Country's codes

International phone code for Paraguay: +595

Standard ISO 3166-1:

    3 letters: PRY

    2 letters (internet domain): .PY

    Digital country code: 600

Standard EAN-13 (country barcode): 784

Olympic country code: PAR

FIFA code: PAR

Useful country information

Land area: 153,398 sq mi (397,301 sq km); total area: 157,046 sq mi (406,750 sq km)

Population (2020 est.): 7,132,538 (growth rate: 1.19%); birth rate: 16.66/1000; infant mortality rate: 20.75/1000; life expectancy: 76.8; density per sq mi: 39

Capital and largest city (2011 est.): Asuncin, 2.139 million

Other large cities: Ciudad del Este, 320,782; San Lorenzo, 271,064

Monetary unit: Guaran

National name: Repblica del Paraguay

Current government officials

Languages: Spanish, Guaran (both official)

Ethnicity/race: mestizo 95%, other 5%

Religions: Roman Catholic 89.6%, Protestant 6.2%, other Christian 1.1%, other 1.9%, none 1.1% (2002)

Literacy rate: 93.9% (2010 est.)


In the early 16th century Europeans arrived in the area inhabited by seminomadic Guarani-speaking tribes called Cayua or Caingua, "men of the forest". In 1537 the Spaniards founded Asunción which became the center of a Spanish colonial province. Paraguay declared its independence by overthrowing the local Spanish authorities in 1811.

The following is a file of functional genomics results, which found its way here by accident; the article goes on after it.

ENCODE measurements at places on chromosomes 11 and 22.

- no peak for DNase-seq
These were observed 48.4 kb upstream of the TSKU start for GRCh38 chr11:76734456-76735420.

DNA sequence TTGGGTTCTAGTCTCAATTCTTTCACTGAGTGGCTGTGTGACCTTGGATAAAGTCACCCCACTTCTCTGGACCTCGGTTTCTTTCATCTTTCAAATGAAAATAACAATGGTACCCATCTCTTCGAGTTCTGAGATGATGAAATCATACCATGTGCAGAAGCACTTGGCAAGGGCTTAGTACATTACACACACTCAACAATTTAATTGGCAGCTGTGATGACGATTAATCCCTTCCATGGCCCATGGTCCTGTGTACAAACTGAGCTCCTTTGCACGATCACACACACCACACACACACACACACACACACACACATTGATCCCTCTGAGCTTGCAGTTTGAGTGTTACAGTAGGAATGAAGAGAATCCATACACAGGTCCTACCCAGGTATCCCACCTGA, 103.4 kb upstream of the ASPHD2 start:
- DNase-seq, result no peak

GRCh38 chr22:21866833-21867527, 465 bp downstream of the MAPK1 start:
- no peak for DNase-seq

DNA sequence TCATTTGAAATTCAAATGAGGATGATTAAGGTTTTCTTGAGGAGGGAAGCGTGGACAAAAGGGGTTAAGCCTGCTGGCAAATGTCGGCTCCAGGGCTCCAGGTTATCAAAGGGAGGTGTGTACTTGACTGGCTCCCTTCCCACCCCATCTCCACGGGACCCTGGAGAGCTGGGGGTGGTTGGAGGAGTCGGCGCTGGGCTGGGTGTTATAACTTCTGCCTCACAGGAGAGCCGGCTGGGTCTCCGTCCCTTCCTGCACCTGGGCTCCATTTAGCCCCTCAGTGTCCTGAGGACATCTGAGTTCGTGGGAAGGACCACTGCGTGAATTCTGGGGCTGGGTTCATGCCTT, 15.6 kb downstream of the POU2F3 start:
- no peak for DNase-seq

In the disastrous War of the Triple Alliance fought between Paraguay and the allied countries of Argentina, Brazil, and Uruguay (1865-70), Paraguay lost two-thirds of all adult males and much of its territory. It stagnated economically for the next half century. In the Chaco War of 1932-35, large, economically important areas were won from Bolivia.
The 35-year military dictatorship of Alfredo STROESSNER was overthrown in 1989, and, despite a marked increase in political infighting in recent years, relatively free and regular presidential elections have been held since then.
The country remains one of the poorest in the region with over 40% of its people living in poverty. Much of the land is in the hands of a tiny elite and successive governments have been slow to implement land reform.
In spring 2017 Paraguay's congress building was set on fire as election protests turned deadly after a vote to let President Horacio Cartes, from the right-wing Colorado Party, run again. President Cartes is one of Paraguay's wealthiest people and part of the tiny elite that controls just about everything in the country.

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